KHN's Mary Agnes Carey talks with Jackie Judd about Democratic efforts to get Senate Republicans on the record on an increasingly unpopular GOP budget that includes big changes to Medicare by scheduling a vote this week. The move is seen by some as a strictly political move that won't bring lawmakers closer to agreement on a budget.
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JACKIE JUDD: Good day, this is Health on the Hill. I'm Jackie Judd. The Senate is expected to vote this week on the budget that the House passed earlier, which transforms Medicare for future retirees. Senate Republican Leader Mitch McConnell acknowledged in an interview with Fox News this would not move the ball on getting a budget passed.
MITCH MCCONNELL: What I've said to our members are that we're not going to be able to coalesce behind just one. And we may well vote on the Ryan budget. I'm going to make sure that the Democrats get to vote on the Obama budget, which my counterpart, Harry Reid, thought was terrific back in February. So, there will votes on several different budgets in the Senate. Candidly, Chris, none of these budgets are going to become law, and the real action on deficit reduction is down at the White House in the meetings headed by the vice president.
(End of Clip)
JACKIE JUDD: So, more action on the Hill, but little actual movement on enacting a budget. Here to review the state of play is Mary Agnes Carey, senior correspondent for Kaiser Health News. Welcome as always, Mary Agnes.
MARY AGNES CAREY: Thank You.
JACKIE JUDD: Is this vote being called by the Democrats purely for the purpose of getting the Republicans on the record, forced to pick a side on this budget and in particular the controversial proposal about Medicare?
MARY AGNES CAREY: Absolutely. Democrats want to have Republicans vote on Paul Ryan's premium support plan, which many have viewed as too radical, too overwhelming. They want to get Republicans on record either for or against it. But, conversely, Republicans have said, and Sen. McConnell said, I want to see a vote on the president's budget plan for fiscal 2012, which has been criticized as not aggressive enough to control the deficit, so of course, the Republicans want to get the Democrats on: Are you voting for or against that proposal?
JACKIE JUDD: How tricky has it become for Republicans? Let’s talk about Republicans for the moment. Scott Brown wrote an op-ed piece that was published in Politico Pro, after he felt he had been misquoted, in which he said he will not vote for the Ryan budget because of the Medicare proposals. So how tricky has it become, not only for him but for the others?
MARY AGNES CAREY: I think Republicans are trying to find their comfort zone here. Some conservatives think Paul Ryan picked absolutely the right approach on Medicare. There are some in the middle that say they like the idea of premium support, they don’t like the way he constructed it. And there are Republicans who don’t want anything to do with this issue, a year away from an election, where the White House and Congress are at stake. They’re seeing how the Democrats have gone after Republicans on Paul Ryan’s plan. So some Republicans would prefer not to even touch it.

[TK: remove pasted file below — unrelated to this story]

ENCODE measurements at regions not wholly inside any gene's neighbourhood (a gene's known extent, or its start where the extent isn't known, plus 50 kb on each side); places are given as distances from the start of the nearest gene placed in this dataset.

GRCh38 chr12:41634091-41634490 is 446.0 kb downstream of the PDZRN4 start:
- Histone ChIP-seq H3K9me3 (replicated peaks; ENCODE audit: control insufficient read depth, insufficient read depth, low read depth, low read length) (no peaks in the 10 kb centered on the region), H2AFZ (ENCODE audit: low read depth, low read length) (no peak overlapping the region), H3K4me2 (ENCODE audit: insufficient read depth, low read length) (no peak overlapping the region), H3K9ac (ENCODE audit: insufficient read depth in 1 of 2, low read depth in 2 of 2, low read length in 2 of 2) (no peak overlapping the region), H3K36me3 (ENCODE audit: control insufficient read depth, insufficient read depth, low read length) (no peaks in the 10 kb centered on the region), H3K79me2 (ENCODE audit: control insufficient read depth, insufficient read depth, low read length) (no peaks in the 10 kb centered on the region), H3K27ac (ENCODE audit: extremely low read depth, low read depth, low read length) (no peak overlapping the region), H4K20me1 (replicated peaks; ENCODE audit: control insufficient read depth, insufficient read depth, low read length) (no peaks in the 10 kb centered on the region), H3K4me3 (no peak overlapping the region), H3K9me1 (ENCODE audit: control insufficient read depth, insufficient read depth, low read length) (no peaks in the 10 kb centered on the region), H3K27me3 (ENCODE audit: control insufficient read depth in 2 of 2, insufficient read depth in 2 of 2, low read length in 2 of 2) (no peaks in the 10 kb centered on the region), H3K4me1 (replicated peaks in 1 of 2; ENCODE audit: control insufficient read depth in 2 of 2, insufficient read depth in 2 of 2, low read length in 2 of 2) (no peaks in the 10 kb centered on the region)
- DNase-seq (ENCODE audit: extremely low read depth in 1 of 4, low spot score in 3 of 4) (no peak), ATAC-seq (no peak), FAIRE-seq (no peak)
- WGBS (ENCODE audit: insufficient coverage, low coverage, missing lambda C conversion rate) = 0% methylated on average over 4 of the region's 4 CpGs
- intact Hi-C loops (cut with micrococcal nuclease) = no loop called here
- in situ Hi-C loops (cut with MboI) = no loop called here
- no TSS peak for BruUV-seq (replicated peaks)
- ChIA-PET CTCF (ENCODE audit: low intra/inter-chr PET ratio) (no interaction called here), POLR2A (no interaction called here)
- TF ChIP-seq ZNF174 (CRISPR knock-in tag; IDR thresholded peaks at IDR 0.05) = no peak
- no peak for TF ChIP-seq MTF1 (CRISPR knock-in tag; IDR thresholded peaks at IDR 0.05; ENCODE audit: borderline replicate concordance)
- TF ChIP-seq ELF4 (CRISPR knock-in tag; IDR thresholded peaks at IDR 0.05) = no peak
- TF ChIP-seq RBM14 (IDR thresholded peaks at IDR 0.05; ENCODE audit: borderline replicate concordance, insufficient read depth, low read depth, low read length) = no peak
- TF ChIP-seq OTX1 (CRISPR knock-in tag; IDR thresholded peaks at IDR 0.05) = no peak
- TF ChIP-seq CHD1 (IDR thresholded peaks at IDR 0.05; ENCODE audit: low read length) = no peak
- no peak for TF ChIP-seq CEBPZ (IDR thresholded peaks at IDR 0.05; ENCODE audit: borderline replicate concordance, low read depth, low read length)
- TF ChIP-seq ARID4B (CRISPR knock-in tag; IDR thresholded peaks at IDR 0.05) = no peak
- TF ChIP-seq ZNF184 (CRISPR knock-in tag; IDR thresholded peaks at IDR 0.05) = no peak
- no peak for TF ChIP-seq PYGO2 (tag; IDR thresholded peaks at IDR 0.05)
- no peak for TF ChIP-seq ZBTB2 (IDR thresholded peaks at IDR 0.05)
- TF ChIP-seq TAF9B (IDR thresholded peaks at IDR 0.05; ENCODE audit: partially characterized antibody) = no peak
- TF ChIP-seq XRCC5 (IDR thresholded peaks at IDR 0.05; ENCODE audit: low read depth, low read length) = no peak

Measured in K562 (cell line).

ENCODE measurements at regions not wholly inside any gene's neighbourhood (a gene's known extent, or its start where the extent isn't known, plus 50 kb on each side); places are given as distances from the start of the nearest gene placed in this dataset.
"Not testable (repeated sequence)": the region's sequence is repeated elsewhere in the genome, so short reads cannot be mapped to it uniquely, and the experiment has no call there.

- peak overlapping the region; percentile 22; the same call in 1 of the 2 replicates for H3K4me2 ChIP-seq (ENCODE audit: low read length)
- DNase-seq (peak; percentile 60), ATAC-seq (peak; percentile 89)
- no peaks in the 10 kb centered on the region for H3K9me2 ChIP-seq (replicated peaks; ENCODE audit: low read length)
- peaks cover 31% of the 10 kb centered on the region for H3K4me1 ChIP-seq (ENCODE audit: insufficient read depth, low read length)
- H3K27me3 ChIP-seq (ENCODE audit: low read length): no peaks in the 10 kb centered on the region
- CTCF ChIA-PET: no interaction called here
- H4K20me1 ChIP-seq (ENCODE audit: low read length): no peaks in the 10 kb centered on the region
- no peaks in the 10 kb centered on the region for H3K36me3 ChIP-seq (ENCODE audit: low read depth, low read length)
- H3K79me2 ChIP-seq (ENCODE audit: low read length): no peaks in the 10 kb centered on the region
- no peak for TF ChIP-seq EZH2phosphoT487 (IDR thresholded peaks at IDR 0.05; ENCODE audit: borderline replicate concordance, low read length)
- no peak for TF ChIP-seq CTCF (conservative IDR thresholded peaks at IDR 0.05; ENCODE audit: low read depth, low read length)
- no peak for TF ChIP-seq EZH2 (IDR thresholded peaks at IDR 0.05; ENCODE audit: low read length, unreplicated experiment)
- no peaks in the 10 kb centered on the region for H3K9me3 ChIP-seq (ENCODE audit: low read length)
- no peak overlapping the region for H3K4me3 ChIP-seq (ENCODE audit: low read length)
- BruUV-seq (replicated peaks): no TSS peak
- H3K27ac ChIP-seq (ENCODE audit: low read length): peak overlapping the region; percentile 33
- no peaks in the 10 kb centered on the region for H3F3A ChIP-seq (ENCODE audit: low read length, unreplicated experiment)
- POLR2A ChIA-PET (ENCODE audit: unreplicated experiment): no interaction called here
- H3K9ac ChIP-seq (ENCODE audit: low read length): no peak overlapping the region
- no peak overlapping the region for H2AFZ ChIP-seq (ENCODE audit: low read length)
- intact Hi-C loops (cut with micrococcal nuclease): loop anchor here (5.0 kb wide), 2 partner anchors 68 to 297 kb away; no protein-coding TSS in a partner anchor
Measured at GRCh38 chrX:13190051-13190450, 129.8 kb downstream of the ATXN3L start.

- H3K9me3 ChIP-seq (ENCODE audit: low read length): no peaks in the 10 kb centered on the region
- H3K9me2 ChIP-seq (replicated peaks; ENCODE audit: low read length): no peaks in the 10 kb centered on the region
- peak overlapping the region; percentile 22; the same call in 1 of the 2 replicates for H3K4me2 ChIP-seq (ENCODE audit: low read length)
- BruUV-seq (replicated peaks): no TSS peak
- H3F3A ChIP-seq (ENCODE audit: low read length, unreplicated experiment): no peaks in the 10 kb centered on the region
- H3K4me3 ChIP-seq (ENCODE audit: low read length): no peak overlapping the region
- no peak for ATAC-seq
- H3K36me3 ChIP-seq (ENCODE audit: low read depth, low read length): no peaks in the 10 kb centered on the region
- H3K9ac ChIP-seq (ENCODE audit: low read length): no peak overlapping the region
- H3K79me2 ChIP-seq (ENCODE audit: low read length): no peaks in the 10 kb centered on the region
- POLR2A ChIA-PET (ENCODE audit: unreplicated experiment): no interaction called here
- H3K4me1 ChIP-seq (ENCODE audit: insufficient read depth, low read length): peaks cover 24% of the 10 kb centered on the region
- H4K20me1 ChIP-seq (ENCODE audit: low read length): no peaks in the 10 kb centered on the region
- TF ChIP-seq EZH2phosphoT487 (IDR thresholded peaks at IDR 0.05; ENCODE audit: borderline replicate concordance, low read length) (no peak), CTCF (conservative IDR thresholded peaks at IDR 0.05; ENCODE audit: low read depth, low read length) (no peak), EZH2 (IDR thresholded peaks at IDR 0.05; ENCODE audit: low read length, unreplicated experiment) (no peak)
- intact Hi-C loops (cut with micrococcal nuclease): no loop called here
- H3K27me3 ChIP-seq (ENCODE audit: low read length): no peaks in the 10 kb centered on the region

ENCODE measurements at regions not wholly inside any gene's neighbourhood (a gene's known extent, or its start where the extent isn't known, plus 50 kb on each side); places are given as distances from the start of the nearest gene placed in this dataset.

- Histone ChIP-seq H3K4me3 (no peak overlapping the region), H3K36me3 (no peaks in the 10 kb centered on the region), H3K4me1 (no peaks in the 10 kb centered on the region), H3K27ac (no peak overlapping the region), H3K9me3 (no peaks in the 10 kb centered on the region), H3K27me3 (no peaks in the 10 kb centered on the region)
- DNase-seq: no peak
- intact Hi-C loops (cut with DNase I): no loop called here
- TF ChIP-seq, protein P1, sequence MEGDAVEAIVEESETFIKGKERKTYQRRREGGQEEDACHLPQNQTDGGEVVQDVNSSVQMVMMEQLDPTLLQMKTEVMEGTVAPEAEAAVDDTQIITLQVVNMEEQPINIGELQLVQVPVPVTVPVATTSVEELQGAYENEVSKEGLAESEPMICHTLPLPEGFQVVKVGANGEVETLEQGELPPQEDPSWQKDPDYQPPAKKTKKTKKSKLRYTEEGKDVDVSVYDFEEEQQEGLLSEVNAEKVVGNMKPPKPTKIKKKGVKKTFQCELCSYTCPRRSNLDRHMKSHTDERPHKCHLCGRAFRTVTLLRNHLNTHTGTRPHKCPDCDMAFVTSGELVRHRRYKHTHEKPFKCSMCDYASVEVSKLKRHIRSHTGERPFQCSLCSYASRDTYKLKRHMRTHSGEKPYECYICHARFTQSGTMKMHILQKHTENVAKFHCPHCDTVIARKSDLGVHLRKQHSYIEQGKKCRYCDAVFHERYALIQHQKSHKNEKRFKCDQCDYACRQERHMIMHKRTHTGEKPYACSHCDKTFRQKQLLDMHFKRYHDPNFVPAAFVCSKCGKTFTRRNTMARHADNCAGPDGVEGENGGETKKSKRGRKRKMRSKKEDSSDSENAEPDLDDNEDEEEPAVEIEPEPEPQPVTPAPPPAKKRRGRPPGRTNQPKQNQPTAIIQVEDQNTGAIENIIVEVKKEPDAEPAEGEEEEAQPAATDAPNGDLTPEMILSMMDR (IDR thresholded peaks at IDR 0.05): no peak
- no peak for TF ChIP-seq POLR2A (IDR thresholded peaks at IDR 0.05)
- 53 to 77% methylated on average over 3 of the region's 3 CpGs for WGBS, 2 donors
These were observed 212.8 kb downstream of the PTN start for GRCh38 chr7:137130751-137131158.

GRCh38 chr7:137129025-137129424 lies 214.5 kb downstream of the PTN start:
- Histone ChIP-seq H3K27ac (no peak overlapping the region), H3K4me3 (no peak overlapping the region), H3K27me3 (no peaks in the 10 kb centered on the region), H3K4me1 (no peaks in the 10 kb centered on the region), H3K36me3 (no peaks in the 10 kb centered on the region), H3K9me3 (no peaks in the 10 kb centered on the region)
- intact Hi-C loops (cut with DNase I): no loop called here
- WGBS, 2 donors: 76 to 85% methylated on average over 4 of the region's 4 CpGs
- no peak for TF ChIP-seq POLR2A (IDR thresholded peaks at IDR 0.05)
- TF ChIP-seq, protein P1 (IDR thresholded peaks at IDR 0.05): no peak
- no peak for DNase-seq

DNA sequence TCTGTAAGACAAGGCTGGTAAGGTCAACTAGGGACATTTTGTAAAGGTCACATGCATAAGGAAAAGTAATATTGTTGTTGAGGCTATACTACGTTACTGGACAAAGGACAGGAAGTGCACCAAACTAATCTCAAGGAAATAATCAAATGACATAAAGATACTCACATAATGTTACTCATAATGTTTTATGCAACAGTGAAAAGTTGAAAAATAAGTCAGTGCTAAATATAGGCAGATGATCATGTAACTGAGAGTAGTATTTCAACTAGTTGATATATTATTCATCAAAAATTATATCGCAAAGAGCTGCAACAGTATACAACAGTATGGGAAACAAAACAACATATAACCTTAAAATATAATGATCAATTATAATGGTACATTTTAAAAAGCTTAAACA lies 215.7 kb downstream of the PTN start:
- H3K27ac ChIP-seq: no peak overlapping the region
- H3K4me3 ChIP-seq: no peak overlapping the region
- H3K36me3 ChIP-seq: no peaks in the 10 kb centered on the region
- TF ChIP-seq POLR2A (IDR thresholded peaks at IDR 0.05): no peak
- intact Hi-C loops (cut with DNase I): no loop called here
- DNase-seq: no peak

JACKIE JUDD: And was the whole dust-up last week with Newt Gingrich, presidential candidate, and Paul Ryan -- after Gingrich said it amounts to social engineering -- it must have been instructive to Republicans about what can happen when you begin choosing sides in this debate.
MARY AGNES CAREY: Absolutely. You have very conservative Republicans come out and say that Newt Gingrich cut Paul Ryan off at the knees. Newt Gingrich had to eventually apologize to Paul Ryan. Paul Ryan said he’s accepted that. I thought it was really interesting to look at the reactions, and how volatile they were, and how that might shape the message going forward.
JACKIE JUDD: In that sound bite that we just heard of Mitch McConnell, he said that the real action, the real decision-making, will take place down the street, close to the White House, where Vice President Biden will be meeting with his commission on deficit reduction. What is happening with those talks?
MARY AGNES CAREY: They've had some preliminary discussions. There's a meeting again tomorrow. There's a lot of focus now with this Gang of Six in the Senate falling apart, that was a bipartisan group of people that didn't come to a deal. It looks like they're not going to get one. Now people are really looking at Vice President Biden's panel: It's bicameral, it's bipartisan, and again, we're up against this August deadline, August 2nd deadline, to raise the debt ceiling. So the thought is, If they can at least get the parameters for a deal, perhaps that could mean there's bipartisan accord there on how to control federal spending and reduce the deficit.
JACKIE JUDD: Ok. Thank you so much. Mary Agnes Carey, Kaiser Health News.
MARY AGNES CAREY: My pleasure.
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